■ The bohemian one-time home of a certain bride-to-be is now reachable by a new flight route
NO, it can’t be, I think, catching sight of a woman with dark, swishy hair and a cream cashmere coat clutching the arm of a tall redhead. I glance back as the couple stroll through Trinity Bellwoods Park and wonder, giddily, if I’m in the presence of royalty.
I’m not, of course. However, this Saturday’s nuptials of Prince Harry and Meghan Markle have brought a frisson of excitement to Toronto, the former home of the Suits star.
It may or may not be the reason British Airways has just launched a three-times-a-week route from Gatwick to the Canadian city, joining our two nations in matrimony. Once known as Hogtown thanks to its meatpacking heritage, Toronto has seen a renaissance in the past decade or so.
Home to 230 nationalities, it is one of the world’s most multicultural cities and its clutch of eclectic neighbourhoods make for a bohemian vibe. Vogue has even named West Queen West the second coolest neighbourhood in the world, after Tokyo’s Shimokitazawa.
Located five blocks north of Union Station, this two-kilometre stretch is still one of North America’s coolest districts. From my base at Hotel X on the waterfront, which opened in March, it’s an easy stroll to Bathurst Street, where I hop on the 501 Queen streetcar to Trinity Bellwoods Park.
A self-confessed fan of celebrity haunts, I book a guided tour of Toronto’s coolest district led by Tim Benveniste, originally from Adelaide, Australia, who now calls Hogtown home (free but do tip, tourguys.ca).
‘This is where Meghan would walk Guy and Bogart, her rescue dogs,’ reveals Tim as we stroll through Trinity Bellwoods Park. He’s dignified in the face of my glee as I explain to him that we Brits have gone a bit Markle mad in the run-up to the wedding.
Next up is Nadège (cakes from £3.45, nadege-patisserie.com), a chic French patisserie where Markle came for her macarons.
We then sweep down Queen Street West, following the rumble of the red-and-white streetcars, past hip barber shops, designer shoe emporiums and canine boutiques like Timmie Doggie Outfitters, and even odd shops that sell Spider-Man bongs or witches’ poison.
We stop outside Terroni (mains from £10.30, terroni.com), an unassuming Italian restaurant where Markle would apparently go bandy over the peperoncini piccanti chilli sauce.
I’m reliably informed (by Tim and Hello! magazine) that Markle lived at 10 Yarmouth Road in the Annex, a trendy residential neighbourhood north of WQW.
Keen to get a glimpse of her old manor, one night I dine out at Kay Pacha (mains from £12.65, kaypacha.ca), a new Peruvian restaurant on St Clair Avenue West in the Annex. Although my Twitter feed informs me she’s in London, I still keep my eyes peeled over pisco sours and bowls of limey yellowfin ceviche — you know, just in case.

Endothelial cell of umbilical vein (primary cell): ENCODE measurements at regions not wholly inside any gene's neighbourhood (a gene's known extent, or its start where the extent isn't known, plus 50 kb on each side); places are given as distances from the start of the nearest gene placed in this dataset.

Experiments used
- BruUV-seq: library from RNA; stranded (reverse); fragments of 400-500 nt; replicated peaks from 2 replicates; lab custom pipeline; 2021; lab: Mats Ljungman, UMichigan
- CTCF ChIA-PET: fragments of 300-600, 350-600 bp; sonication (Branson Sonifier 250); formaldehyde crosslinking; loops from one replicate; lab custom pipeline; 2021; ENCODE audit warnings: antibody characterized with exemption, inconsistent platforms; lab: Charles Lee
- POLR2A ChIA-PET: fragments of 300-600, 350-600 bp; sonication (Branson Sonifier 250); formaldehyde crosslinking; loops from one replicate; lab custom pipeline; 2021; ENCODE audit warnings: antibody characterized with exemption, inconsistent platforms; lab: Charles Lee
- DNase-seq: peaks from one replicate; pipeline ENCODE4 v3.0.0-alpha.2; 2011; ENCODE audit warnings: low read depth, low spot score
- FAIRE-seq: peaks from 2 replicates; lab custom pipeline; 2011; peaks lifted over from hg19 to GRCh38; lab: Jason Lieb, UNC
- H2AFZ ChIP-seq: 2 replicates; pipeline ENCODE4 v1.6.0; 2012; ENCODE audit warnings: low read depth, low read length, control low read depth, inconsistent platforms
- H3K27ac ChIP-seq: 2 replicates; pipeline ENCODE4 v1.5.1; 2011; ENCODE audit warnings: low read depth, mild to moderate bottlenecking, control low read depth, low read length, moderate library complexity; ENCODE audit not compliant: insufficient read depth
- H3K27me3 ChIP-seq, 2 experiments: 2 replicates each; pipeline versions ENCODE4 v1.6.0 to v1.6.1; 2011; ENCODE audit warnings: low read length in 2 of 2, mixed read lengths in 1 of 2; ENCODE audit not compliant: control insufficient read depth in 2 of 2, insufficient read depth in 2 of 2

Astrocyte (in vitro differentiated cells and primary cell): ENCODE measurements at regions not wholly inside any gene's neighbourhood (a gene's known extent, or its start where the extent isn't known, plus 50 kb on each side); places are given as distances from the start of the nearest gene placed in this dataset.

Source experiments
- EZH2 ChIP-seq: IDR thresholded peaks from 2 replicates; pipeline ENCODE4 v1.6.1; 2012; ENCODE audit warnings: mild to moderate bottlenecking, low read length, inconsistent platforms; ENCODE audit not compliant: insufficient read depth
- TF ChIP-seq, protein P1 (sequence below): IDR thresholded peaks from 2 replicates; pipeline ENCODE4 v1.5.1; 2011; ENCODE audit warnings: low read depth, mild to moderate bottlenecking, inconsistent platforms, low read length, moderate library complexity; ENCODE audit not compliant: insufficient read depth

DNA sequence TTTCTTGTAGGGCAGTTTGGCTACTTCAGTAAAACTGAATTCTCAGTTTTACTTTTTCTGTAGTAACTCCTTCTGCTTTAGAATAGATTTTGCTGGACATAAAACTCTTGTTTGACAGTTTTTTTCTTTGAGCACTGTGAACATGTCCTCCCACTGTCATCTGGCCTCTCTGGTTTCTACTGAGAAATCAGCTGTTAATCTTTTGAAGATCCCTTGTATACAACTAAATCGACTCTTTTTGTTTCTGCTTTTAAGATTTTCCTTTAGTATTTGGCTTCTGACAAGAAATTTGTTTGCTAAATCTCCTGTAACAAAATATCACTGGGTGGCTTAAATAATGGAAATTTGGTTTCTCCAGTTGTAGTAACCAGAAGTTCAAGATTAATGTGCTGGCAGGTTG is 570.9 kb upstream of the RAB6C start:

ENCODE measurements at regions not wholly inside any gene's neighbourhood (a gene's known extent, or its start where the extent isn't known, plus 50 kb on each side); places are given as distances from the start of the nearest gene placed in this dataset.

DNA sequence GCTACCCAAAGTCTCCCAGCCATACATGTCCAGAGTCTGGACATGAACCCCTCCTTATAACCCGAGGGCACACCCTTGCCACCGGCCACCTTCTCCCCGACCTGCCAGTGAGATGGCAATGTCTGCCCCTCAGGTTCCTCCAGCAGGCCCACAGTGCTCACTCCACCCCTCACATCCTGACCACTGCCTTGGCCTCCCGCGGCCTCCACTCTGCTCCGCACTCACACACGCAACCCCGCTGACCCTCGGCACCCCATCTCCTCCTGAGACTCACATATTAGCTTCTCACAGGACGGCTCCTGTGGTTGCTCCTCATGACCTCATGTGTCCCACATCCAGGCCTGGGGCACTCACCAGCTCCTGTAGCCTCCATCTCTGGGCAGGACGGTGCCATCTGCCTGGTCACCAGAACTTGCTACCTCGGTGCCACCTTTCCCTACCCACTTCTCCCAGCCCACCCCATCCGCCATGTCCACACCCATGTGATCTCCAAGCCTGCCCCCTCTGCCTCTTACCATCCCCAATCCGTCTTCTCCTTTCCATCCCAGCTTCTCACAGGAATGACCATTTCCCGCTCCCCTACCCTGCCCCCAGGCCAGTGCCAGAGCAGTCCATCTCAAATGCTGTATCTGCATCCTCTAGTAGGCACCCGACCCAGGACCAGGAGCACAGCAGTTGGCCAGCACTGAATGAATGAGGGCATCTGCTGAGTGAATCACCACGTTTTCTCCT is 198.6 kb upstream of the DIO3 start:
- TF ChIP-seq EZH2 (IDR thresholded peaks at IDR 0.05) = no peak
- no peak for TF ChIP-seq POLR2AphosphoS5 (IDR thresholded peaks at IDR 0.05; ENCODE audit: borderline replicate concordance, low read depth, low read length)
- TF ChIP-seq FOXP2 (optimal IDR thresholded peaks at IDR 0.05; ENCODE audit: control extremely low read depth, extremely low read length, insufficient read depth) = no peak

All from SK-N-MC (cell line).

Markle aside, Toronto is brimming with homegrown talent, including Canadian rapper Drake. In March, he opened his latest foodie venture, Pick 6ix (mains from £10.30, pick6ixto.com) a beautiful teal-and-gold sports bar-cum-sushi house on Yonge Street.
Author and poet Margaret Atwood, whose dystopian novel The Handmaid’s Tale is now a popular TV drama, is another Torontonian. Largely filmed in the city, the drama returns for its second series on Channel 4 on Sunday, and features Ripley’s Aquarium (£17.70, ripleyaquariums.com), City Hall and the Automotive Building in its fictional Republic of Gilead.
Apart from stalking celebrity haunts, there’s plenty to do in the city. The brave can tiptoe around the outer deck of the tallest building in the western hemisphere, the 553m-high CN Tower, on the Edge Walk (£128, cntower.ca), a dizzying 116 storeys above ground.
A less vertiginous option is to take a ferry to Toronto Islands (£4.50 return, toronto.ca), the city’s rural escape across the bay, to explore by bike or kayak.
Alternatively, you could get to know the city through its cocktails. Toronto’s bar and dining scene is vast, so it’s well worth booking a walking/drinking tour by Erin and Dick, the founders of Drink Toronto (£86, drinktoronto.ca), who lead us through Ossington Village and West Queen West.
‘Ossington Avenue was once the meatpacking district and up until recently it was a sketchy kinda place,’ says Erin as we enter Böehmer (cocktails £8, boehmer.ca), a decidedly un-sketchy, ultra-stylish bar and kitchen, for bang-on rosemary sours.
On my last night, another informant (OK, a waiter) tells me about a bar in the Kensington Market neighbourhood that Markle allegedly frequented. Cold Tea (cocktails £7.40), one of Toronto’s many hidden speakeasies, is tucked down a dark, narrow alley and signalled only by a red light.
While there may be no Markle, this buzzing urban bar is just the job for a royal rendezvous.
Returns from Gatwick to Toronto with British Airways from £476 return, ba.com
Stay at Hotel X from £162 a night including breakfast. Visit seetorontonow.com